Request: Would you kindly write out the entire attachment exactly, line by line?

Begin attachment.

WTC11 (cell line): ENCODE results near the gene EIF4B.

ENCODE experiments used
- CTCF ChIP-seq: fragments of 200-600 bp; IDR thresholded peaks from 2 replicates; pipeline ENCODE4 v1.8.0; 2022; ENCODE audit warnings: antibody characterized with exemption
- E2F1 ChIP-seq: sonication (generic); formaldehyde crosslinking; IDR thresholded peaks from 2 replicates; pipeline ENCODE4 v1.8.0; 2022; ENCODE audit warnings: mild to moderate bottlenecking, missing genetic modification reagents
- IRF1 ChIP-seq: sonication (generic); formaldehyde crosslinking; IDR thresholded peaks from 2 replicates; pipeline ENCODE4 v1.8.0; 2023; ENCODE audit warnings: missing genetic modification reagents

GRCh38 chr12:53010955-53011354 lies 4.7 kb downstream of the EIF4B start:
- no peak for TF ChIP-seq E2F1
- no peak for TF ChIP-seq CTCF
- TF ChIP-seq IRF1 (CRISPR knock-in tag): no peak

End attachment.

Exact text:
WTC11 (cell line): ENCODE results near the gene EIF4B.

ENCODE experiments used
- CTCF ChIP-seq: fragments of 200-600 bp; IDR thresholded peaks from 2 replicates; pipeline ENCODE4 v1.8.0; 2022; ENCODE audit warnings: antibody characterized with exemption
- E2F1 ChIP-seq: sonication (generic); formaldehyde crosslinking; IDR thresholded peaks from 2 replicates; pipeline ENCODE4 v1.8.0; 2022; ENCODE audit warnings: mild to moderate bottlenecking, missing genetic modification reagents
- IRF1 ChIP-seq: sonication (generic); formaldehyde crosslinking; IDR thresholded peaks from 2 replicates; pipeline ENCODE4 v1.8.0; 2023; ENCODE audit warnings: missing genetic modification reagents

GRCh38 chr12:53010955-53011354 lies 4.7 kb downstream of the EIF4B start:
- no peak for TF ChIP-seq E2F1
- no peak for TF ChIP-seq CTCF
- TF ChIP-seq IRF1 (CRISPR knock-in tag): no peak